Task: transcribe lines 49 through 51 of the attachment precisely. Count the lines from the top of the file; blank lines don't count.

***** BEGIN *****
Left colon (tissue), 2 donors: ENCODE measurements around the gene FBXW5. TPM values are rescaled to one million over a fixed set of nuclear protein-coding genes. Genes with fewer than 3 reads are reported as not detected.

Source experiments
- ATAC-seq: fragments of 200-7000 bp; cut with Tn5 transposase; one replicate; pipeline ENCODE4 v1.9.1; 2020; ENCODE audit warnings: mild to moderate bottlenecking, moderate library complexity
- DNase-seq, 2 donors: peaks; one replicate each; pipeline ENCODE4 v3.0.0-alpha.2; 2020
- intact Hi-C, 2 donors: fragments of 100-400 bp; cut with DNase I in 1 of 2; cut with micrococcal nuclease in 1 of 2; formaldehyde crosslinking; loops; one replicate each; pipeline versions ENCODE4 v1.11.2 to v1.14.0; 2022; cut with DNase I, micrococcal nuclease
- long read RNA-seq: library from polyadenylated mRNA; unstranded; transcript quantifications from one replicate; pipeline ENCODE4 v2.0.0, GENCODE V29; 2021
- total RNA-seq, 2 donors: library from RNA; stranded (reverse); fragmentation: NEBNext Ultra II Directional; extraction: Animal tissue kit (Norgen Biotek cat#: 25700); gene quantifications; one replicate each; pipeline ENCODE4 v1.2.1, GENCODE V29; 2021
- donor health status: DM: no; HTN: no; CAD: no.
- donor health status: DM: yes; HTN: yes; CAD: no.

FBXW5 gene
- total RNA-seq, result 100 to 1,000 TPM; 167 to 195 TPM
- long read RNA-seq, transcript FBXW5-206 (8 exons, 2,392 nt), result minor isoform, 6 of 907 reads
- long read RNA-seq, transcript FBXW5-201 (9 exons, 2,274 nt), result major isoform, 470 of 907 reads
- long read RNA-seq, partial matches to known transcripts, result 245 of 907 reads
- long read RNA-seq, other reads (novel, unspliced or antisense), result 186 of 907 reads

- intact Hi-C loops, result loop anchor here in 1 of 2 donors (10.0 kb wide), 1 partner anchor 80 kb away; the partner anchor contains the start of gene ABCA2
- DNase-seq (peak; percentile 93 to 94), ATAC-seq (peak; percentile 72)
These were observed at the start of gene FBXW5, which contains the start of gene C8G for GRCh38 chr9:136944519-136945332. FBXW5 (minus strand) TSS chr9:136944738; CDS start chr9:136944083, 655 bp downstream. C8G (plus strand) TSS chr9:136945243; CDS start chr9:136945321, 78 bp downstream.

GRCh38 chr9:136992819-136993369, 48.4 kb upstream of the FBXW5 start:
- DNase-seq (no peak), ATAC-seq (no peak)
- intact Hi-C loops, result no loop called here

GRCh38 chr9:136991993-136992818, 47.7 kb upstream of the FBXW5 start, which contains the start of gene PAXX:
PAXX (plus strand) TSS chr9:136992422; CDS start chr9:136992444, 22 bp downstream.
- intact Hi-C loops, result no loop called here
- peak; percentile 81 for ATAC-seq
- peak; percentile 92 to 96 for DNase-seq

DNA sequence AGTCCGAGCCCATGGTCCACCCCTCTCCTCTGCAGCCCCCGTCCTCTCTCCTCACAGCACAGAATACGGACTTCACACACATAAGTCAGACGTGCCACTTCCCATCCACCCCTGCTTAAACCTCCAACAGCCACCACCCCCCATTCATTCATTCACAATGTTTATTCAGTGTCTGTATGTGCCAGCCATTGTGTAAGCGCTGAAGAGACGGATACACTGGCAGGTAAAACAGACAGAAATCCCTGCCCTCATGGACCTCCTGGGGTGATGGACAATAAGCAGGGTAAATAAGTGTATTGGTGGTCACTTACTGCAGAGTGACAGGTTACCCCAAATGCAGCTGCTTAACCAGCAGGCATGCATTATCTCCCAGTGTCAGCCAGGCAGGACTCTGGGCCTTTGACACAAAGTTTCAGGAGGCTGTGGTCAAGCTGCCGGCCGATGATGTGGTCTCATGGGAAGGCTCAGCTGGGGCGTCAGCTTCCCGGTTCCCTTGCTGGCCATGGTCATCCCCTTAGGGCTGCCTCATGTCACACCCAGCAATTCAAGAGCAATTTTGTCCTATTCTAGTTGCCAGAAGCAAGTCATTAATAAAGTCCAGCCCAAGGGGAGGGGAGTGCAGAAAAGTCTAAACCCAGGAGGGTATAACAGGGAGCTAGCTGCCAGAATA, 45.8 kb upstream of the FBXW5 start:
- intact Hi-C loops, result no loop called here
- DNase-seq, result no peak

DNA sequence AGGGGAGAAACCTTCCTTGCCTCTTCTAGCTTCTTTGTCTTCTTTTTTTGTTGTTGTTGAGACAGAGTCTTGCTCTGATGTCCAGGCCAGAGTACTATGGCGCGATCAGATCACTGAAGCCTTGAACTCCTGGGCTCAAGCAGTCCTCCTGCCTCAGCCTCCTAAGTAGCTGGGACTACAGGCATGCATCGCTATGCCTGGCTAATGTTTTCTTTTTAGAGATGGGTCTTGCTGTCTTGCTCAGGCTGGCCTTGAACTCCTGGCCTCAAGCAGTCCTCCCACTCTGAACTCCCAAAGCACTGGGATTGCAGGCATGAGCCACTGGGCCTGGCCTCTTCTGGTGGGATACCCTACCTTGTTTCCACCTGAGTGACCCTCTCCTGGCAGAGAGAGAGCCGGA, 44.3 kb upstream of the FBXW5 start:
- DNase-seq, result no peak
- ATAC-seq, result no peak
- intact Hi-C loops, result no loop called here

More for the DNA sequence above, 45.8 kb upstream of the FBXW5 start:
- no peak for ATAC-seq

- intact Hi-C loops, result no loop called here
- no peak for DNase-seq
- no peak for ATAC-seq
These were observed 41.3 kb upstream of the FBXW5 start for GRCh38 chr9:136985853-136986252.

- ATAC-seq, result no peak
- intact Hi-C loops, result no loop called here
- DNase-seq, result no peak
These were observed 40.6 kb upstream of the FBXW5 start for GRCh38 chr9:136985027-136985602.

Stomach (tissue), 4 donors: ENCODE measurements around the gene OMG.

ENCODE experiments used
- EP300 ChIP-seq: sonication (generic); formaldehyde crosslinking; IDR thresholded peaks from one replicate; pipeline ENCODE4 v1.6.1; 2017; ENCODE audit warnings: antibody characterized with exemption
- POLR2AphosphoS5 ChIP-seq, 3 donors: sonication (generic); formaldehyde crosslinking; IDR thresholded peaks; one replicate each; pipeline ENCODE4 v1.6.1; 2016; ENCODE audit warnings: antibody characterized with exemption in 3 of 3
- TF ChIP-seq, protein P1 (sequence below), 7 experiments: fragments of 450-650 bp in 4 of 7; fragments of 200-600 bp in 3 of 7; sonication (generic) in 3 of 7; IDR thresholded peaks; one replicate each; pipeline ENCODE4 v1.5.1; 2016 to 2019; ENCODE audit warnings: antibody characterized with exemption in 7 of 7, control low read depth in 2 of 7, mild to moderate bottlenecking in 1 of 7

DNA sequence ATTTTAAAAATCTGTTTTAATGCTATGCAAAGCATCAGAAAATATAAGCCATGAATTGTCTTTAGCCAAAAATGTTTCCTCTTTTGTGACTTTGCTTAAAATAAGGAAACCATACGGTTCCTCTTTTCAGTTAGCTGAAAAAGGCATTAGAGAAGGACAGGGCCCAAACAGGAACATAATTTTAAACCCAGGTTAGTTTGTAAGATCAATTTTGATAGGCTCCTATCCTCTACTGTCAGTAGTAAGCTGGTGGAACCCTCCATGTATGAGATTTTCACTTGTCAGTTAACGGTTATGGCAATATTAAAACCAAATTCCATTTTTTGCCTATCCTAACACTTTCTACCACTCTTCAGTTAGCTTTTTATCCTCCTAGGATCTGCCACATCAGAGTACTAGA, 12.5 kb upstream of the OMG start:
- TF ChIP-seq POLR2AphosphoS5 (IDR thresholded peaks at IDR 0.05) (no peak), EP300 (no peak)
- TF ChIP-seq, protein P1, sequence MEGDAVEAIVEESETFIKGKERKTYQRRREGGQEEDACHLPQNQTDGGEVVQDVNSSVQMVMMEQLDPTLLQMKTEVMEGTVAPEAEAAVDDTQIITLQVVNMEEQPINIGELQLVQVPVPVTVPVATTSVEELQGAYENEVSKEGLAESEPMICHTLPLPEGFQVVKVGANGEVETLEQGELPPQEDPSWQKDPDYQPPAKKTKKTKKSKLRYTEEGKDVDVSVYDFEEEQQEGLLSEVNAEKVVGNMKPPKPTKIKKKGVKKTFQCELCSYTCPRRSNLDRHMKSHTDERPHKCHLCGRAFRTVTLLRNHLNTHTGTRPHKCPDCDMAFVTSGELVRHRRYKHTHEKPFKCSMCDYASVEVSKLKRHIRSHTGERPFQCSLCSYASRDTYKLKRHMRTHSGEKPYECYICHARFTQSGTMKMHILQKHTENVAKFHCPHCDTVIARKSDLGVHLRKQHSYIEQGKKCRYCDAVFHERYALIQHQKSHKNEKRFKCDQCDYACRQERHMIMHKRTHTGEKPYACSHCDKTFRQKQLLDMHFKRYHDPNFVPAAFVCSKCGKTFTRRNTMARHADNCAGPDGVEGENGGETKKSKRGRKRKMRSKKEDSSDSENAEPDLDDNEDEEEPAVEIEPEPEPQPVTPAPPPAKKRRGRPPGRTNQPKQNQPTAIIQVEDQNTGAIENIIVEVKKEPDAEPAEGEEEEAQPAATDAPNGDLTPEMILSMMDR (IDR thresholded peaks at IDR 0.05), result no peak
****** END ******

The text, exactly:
DNA sequence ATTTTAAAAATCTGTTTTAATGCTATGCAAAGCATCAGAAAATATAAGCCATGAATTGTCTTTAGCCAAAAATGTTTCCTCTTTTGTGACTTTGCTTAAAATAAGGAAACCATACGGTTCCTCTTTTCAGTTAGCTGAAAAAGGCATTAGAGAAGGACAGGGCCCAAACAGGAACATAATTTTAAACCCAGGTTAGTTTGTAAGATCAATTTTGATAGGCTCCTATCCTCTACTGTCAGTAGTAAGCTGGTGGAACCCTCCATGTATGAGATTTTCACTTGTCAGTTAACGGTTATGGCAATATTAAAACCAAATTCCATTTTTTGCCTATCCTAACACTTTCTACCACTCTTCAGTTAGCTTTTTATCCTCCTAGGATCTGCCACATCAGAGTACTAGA, 12.5 kb upstream of the OMG start:
- TF ChIP-seq POLR2AphosphoS5 (IDR thresholded peaks at IDR 0.05) (no peak), EP300 (no peak)
- TF ChIP-seq, protein P1, sequence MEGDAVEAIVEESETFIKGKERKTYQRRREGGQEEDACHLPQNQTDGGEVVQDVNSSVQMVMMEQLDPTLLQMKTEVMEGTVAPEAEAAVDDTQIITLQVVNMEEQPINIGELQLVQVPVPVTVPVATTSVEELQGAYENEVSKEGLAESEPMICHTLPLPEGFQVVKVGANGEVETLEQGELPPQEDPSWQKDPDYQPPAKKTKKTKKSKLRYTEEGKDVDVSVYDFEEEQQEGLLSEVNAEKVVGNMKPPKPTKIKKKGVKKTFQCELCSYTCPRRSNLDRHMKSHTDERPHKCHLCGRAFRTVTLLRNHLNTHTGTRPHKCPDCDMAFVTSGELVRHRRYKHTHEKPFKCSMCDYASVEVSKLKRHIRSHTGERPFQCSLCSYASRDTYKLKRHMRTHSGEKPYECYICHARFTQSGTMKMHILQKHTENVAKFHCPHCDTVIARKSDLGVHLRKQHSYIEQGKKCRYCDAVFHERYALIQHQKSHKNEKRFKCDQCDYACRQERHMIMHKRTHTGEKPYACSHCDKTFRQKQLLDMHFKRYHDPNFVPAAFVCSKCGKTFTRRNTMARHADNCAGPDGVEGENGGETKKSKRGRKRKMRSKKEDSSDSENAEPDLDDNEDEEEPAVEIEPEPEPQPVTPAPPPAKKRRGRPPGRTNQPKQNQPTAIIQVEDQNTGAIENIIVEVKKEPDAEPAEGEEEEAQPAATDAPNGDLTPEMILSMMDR (IDR thresholded peaks at IDR 0.05), result no peak